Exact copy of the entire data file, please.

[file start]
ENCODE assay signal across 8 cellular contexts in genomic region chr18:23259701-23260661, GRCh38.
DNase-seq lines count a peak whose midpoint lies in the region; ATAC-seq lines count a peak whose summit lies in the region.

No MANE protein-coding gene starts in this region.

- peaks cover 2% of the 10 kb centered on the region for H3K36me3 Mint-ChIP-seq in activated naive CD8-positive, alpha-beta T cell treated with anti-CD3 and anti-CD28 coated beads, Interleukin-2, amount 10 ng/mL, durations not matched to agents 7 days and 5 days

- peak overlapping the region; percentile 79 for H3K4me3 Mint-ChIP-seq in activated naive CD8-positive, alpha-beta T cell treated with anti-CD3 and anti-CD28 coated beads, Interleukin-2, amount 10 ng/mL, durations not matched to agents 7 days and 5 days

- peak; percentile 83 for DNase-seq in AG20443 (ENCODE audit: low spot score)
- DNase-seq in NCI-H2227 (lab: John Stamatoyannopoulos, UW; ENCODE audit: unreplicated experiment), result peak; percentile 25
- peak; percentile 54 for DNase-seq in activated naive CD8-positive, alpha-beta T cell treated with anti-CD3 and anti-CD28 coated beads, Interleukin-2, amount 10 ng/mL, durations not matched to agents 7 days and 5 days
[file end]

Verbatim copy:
ENCODE assay signal across 8 cellular contexts in genomic region chr18:23259701-23260661, GRCh38.
DNase-seq lines count a peak whose midpoint lies in the region; ATAC-seq lines count a peak whose summit lies in the region.

No MANE protein-coding gene starts in this region.

- peaks cover 2% of the 10 kb centered on the region for H3K36me3 Mint-ChIP-seq in activated naive CD8-positive, alpha-beta T cell treated with anti-CD3 and anti-CD28 coated beads, Interleukin-2, amount 10 ng/mL, durations not matched to agents 7 days and 5 days

- peak overlapping the region; percentile 79 for H3K4me3 Mint-ChIP-seq in activated naive CD8-positive, alpha-beta T cell treated with anti-CD3 and anti-CD28 coated beads, Interleukin-2, amount 10 ng/mL, durations not matched to agents 7 days and 5 days

- peak; percentile 83 for DNase-seq in AG20443 (ENCODE audit: low spot score)
- DNase-seq in NCI-H2227 (lab: John Stamatoyannopoulos, UW; ENCODE audit: unreplicated experiment), result peak; percentile 25
- peak; percentile 54 for DNase-seq in activated naive CD8-positive, alpha-beta T cell treated with anti-CD3 and anti-CD28 coated beads, Interleukin-2, amount 10 ng/mL, durations not matched to agents 7 days and 5 days